Posted by Editor on 11/14/07
Costa Ricans Take Charge at La Ruta
After two years of watching foreigners walk away with wins at La Ruta - Costa Rica's most important race - the 'Ticos' took control on the first stage of the 2007 race today. Federico 'Lico' Ramirez (BCR-Pizza Hut-Powerade-KHS), the only 3-time winner of La Ruta, took control of the race in the section through Carara National Park to win the 95 kilometre stage by nearly seven and a half minutes over countryman (and another former La Ruta winner) Paolo Montoya (Macosta Lee Cougan Santa Ana BCT). Thomas Dietsch (Gewiss Bianchi), the French pre-race favourite, struggled back from an early race puncture and late race cramps to take third. Top Canadian was Kris Sneddon (Kona) in tenth. World Cup pro Sue Haywood (Trek-VW) took over the lead in the women's race on the first climb and never looked back, rolling in over 16 minutes ahead of former champion Louis Kobin (Sho Air/Rock and Road).
The opening stage is traditionally the most difficult of La Ruta, with over 4400 metres of vertical climbing (14,500 feet), plus a trek through slippery and sticky mud, and multiple river crossings. The organizers did 'take it easy' on competitors by making the final climb on pavement, rather than last year's extremely steep gravel climb, and it showed, with Ramirez' winning time over 45 minutes faster than Leonardo Paez in 2006.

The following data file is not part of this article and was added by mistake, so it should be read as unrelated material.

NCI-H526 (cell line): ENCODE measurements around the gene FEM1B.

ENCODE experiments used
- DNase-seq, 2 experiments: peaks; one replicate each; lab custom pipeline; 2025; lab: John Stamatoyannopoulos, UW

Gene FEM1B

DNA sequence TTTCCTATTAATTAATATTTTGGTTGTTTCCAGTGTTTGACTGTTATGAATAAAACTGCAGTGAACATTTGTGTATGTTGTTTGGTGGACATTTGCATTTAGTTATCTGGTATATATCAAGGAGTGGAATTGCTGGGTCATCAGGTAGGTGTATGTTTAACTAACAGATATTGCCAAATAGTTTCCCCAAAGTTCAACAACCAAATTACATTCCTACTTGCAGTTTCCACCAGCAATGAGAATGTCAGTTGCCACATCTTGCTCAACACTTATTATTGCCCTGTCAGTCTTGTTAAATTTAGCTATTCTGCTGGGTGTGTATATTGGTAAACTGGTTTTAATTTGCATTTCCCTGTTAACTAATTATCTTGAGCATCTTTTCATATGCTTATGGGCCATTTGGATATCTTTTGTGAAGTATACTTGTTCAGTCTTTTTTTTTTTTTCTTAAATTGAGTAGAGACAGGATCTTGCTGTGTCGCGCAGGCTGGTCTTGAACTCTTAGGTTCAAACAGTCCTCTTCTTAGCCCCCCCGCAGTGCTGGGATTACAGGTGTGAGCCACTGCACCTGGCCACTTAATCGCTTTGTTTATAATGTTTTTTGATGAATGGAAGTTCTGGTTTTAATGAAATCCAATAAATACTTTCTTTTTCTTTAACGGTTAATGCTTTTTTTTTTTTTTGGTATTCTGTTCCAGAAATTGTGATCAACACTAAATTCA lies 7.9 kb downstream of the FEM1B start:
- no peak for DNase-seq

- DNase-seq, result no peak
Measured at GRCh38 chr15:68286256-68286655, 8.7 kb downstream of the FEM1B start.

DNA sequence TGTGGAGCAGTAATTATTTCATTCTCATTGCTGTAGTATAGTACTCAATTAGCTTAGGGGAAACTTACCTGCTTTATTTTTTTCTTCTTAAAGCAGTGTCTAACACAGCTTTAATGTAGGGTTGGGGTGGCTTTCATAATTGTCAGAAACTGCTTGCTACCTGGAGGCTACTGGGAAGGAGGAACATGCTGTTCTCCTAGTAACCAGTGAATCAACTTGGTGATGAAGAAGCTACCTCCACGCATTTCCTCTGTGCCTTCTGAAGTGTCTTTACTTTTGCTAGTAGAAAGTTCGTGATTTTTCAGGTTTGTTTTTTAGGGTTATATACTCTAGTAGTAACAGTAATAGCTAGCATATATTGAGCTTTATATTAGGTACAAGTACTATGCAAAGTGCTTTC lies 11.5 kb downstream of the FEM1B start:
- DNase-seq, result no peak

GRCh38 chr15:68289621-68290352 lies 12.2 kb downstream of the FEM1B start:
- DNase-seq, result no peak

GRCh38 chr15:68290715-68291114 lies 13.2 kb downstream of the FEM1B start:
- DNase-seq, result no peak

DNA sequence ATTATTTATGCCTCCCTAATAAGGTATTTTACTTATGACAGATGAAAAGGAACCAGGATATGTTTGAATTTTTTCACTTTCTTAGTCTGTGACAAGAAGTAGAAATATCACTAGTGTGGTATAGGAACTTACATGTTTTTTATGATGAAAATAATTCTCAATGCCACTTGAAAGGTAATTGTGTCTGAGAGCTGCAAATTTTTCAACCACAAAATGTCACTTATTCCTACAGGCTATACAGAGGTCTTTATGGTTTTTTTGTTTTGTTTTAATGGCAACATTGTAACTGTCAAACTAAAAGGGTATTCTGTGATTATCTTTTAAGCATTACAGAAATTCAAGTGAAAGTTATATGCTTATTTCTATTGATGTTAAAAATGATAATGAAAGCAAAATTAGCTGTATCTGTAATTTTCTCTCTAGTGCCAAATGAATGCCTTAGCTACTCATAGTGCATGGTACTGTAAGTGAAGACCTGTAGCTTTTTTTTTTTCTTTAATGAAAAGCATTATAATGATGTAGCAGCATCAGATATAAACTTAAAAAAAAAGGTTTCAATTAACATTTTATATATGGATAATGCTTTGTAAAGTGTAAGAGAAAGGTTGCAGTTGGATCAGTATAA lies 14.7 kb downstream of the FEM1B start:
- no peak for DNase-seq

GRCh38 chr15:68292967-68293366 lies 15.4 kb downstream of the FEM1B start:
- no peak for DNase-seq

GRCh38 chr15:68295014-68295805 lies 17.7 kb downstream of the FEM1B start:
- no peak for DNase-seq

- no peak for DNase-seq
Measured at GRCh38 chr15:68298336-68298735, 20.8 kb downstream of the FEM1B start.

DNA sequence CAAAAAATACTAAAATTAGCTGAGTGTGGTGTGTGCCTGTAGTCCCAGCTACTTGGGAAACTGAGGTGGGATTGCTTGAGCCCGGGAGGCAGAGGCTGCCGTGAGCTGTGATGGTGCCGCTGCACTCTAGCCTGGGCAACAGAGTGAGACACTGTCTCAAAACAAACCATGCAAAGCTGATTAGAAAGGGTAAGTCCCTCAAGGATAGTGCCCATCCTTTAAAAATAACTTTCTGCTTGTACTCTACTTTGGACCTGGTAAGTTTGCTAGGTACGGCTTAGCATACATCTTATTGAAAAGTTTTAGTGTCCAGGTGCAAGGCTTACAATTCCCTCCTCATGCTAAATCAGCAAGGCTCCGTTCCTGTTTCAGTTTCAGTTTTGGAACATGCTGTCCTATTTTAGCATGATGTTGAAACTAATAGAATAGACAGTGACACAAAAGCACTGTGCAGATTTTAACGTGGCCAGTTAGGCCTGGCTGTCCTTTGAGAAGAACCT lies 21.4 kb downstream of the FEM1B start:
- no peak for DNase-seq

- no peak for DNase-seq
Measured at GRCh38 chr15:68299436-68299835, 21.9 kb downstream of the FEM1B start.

The field poured out of Jaco in the pre-dawn light, heading east away from the Pacific, to finish in four days and 360 kilometres, on the Gulf side of the country. Within two kilometres the race had left paved roads for first long dirt climb of over 10 kilometres, and the leadres were pulling away. Montoya was particularly strong on this climb, surging off the front of the lead group containing Ramirez, Sandro Spaeth (Ride Magazine - Texner BMC), Deiber Esquivel (IBP Pensiones), Enrique Artavia (Super Pro Banco BCT Santa Ana) and Max Plaxton (Rocky Mountain-Haywood). Just dangling off the back of this group was Tinker Juarez (Cannondale).
Missing from the group was Dietsch, who had suffered a flat earlier on the climb. The World Number 1 ranked Marathon rider was steadily working his way back into contention, and was only two minutes down as the riders headed into the national park.
"It was a very bad to time to get a flat," Dietsch agreed "but I didn't have to dismount my tire because I had a sealant in inside which was able to fix it. But I lost some time, and had ride my own pace."